The three University of Maine fraternity brothers who were killed Friday in a fiery plane crash at Knox County Regional Airport were remembered Sunday as bright, well-liked and hard-working young men with promising futures.

University officials identified the crash victims as 24-year-old William “B.J.” Hannigan III of Portland, 22-year-old David Cheney of Beverly, Mass., and 24-year-old Marcelo Rugini, a foreign exchange student from Brazil.

All three were members of the University of Maine chapter of Lambda Chi Alpha, a fraternity with a house on College Avenue in Orono, said Robert Dana, the university’s vice president for student affairs.

“Losing these three young men is a loss for the entire UMaine community and the many people, including faculty and staff, whose lives they touched. They brought great light and energy to our campus and we will miss them,” Dana said in a written statement.

Dana said a campuswide memorial service for the crash victims is being planned for the week of Nov. 25, after students return from their Thanksgiving holiday break.

The cause of the crash remains under investigation by the National Transportation Safety Board and by the Federal Aviation Administration.

A preliminary report on the crash will be posted in 10 business days at www.ntsb.gov. It can take up to a year for investigators to determine a cause.

In a news release issued this weekend, the FAA said the single-engine Cessna 172 aircraft crashed on departure from the regional airport in Owls Head around 4:40 p.m.

The plane hit a pickup truck that was crossing the runway, went airborne and crashed into woods to the left of the runway. Hannigan was piloting the plane.

He was described by family and friends Sunday as a natural leader who was about to leave for flight school to become a pilot in the Air Force.

Hannigan, known to his family as B.J. and his friends as Will, was on active duty with the 101st Air Refueling Wing in Bangor.

A native of Portland, he was a 2006 graduate of Cheverus High School, where he was the football team captain.

Hannigan graduated from the University of Maine in 2011 with a degree in civil engineering. He was a member of the Lambda Chi Alpha fraternity during his years in Orono.

“He had a lot of energy,” said his father, William Hannigan of Portland.

The father said his son fell in love with flying during a surprise birthday flight in a World War II fighter plane over Lake Champlain in Vermont.

“That might have been what did it,” William Hannigan said.

Will Hannigan also played ice hockey both in high school and with the National Guard. He spent several months last year in Qatar with the National Guard.

His family said people sought out Hannigan’s company.

“When he came by, we couldn’t wait to come over and see what was new with him,” said Joe Hannigan of Portland, Will’s uncle.

Will Hannigan’s mother is Carolyn Dorr of Windham. He is also survived by his younger sister, Alyx Hannigan, and a stepbrother, Justin Hayden.

Lucas Bernardi, another foreign exchange student from Brazil, came to Maine with Rugini six years ago as part of a program called Communities for Agriculture.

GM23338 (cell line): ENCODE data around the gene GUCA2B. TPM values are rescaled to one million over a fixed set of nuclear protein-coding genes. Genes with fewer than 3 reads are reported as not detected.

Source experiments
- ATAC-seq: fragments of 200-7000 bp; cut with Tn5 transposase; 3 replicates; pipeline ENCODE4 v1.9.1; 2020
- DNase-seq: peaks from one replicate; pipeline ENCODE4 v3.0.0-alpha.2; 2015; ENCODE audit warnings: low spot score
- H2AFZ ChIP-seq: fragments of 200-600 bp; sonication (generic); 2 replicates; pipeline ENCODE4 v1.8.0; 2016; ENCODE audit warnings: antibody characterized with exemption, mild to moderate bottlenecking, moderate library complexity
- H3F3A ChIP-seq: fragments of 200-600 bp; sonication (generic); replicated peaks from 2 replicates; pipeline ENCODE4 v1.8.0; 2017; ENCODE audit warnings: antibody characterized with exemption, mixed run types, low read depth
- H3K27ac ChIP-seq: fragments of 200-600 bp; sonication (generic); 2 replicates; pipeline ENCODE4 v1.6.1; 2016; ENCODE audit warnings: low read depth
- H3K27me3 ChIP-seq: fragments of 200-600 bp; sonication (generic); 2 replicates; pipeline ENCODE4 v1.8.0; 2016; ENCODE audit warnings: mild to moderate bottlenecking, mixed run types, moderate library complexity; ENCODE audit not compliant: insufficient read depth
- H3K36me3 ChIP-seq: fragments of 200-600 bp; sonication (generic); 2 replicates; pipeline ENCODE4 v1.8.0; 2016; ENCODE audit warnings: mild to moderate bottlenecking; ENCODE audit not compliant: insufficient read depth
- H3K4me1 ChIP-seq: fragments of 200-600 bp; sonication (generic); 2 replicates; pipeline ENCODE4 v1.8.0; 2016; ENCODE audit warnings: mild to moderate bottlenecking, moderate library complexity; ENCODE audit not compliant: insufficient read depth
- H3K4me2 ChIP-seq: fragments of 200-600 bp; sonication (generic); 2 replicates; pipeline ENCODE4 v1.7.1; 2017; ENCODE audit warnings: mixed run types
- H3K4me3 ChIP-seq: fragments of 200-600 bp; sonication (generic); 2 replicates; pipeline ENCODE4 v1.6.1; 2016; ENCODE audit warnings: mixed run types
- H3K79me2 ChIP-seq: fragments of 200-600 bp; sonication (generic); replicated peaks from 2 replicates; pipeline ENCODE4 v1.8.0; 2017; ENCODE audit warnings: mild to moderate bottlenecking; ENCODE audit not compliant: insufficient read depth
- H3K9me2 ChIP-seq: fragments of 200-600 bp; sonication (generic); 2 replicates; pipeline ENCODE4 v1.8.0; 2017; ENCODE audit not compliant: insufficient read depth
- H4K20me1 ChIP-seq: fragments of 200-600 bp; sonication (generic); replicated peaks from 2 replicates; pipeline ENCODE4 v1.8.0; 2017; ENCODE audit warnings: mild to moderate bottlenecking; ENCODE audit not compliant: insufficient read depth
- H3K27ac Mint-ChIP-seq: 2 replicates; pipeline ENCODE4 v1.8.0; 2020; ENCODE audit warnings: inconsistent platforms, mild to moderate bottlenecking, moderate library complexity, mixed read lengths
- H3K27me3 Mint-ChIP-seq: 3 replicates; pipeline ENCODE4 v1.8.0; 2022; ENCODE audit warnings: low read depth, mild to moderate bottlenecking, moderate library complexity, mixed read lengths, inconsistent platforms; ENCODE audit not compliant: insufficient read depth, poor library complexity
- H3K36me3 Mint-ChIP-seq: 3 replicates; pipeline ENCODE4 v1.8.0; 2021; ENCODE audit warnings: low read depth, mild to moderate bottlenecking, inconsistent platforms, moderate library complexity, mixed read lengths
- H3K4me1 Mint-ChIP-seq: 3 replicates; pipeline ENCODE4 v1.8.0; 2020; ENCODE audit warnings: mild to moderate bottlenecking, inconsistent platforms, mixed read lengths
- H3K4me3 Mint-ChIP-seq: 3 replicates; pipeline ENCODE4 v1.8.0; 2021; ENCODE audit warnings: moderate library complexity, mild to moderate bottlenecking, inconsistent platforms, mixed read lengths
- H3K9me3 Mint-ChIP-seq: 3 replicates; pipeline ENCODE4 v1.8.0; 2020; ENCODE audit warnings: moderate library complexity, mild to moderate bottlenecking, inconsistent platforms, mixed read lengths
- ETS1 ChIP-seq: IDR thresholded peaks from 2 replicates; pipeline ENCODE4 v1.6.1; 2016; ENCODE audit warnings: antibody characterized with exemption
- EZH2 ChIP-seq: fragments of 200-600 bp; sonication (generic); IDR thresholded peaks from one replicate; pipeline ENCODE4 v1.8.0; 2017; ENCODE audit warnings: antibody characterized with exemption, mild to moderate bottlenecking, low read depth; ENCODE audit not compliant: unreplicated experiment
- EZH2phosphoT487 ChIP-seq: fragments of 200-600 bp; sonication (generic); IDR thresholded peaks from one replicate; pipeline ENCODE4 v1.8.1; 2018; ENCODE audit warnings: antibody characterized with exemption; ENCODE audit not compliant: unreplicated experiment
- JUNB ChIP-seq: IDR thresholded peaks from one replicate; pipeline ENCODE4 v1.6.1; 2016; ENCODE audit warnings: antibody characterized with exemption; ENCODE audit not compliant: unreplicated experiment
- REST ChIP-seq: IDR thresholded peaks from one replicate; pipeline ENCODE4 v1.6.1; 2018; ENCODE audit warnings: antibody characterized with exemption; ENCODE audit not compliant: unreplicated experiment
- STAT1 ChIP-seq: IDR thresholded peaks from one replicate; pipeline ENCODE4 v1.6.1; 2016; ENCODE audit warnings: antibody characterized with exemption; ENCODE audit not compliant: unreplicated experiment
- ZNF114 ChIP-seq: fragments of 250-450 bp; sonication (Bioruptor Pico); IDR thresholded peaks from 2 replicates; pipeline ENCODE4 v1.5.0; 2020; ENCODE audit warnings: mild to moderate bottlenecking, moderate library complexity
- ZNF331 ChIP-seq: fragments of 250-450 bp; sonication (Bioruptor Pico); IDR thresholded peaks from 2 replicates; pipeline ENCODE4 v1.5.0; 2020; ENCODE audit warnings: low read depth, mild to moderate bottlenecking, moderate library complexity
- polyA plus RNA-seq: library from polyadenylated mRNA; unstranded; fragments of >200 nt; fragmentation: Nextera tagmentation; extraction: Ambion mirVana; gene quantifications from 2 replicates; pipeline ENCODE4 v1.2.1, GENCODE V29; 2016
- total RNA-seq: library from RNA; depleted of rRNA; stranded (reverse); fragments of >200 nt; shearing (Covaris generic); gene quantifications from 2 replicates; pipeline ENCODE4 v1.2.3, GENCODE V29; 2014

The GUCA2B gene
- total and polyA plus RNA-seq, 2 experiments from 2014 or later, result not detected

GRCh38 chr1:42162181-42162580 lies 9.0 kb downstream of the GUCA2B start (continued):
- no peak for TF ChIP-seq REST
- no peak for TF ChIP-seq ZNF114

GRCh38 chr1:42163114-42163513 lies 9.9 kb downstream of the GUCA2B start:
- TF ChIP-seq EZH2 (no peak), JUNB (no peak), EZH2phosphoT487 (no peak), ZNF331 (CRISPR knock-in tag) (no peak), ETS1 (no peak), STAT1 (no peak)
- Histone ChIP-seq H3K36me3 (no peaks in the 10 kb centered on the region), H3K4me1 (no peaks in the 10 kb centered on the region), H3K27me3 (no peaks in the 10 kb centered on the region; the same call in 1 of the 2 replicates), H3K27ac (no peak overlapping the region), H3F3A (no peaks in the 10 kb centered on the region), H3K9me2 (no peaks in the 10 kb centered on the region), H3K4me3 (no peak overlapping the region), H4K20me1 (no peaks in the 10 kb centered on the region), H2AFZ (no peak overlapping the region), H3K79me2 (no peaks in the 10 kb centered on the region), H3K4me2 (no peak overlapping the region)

When they weren’t at college, the two Brazilian friends lived and worked at Robert Spear’s vegetable farm in Nobleboro. Spear is Maine’s former commissioner of agriculture.

Bernardi, a senior at the University of Maine, had been invited to go on Friday’s flight, but for some reason – he could not explain why – chose not to go.

He said Hannigan flew out of Bangor International Airport and took his friends to Nobleboro, where they circled Spears’ farm several times before leaving for the Knox regional airport, about 25 miles away.

“Marcel texted my son and said they were going to be flying over the farm on Friday,” Spear recalled Sunday. “He said they wanted to see it from a different perspective.

“They circled around several times and we waved to them,” Spear said.

He said he regarded Rugini as his “adopted son.” He was attending the University of Maine on a full scholarship and was majoring in sustainable agriculture.

Spear had hoped that Rugini would work for him full time on the farm after he graduated next spring. “I looked at him as the future of our farm. Marcel was a natural at farming,” Spear said.

He arranged to host a gathering of farm hands and friends in Nobleboro on Sunday night. It gave them a chance to comfort one another over their loss. “Marcel had such a bright future. He was an outstanding person who meant the world to us,” Spear said.

David Cheney, whose family is from Beverly, Mass., was president of the Lambda Chi fraternity. He was majoring in business. Cheney attended Hannigan’s college graduation and family party.

“He was a really great kid, a funny person who was always joking around,” said a childhood friend, Allison O’Brien of Beverly.

The driver of the pickup truck involved in the crash, Stephen Turner, 62, of Camden, was not hurt and has not been charged.

Knox airport manager Jeff Northgraves said drivers there are allowed to cross runways as long as they have training from airport officials and a vehicle that’s equipped with a radio.

Turner is a local pilot who has been trained and had a radio in the truck, Northgraves said.

Knox’s regional airport does not have a control tower or anyone monitoring aircraft or vehicle traffic, he said. 

Staff Writer Beth Quimby can be contacted at 791-6363 or at:

bquimby@pressherald.com 

Staff Writer Dennis Hoey can be contacted at 791-6365 or at:

dhoey@pressherald.com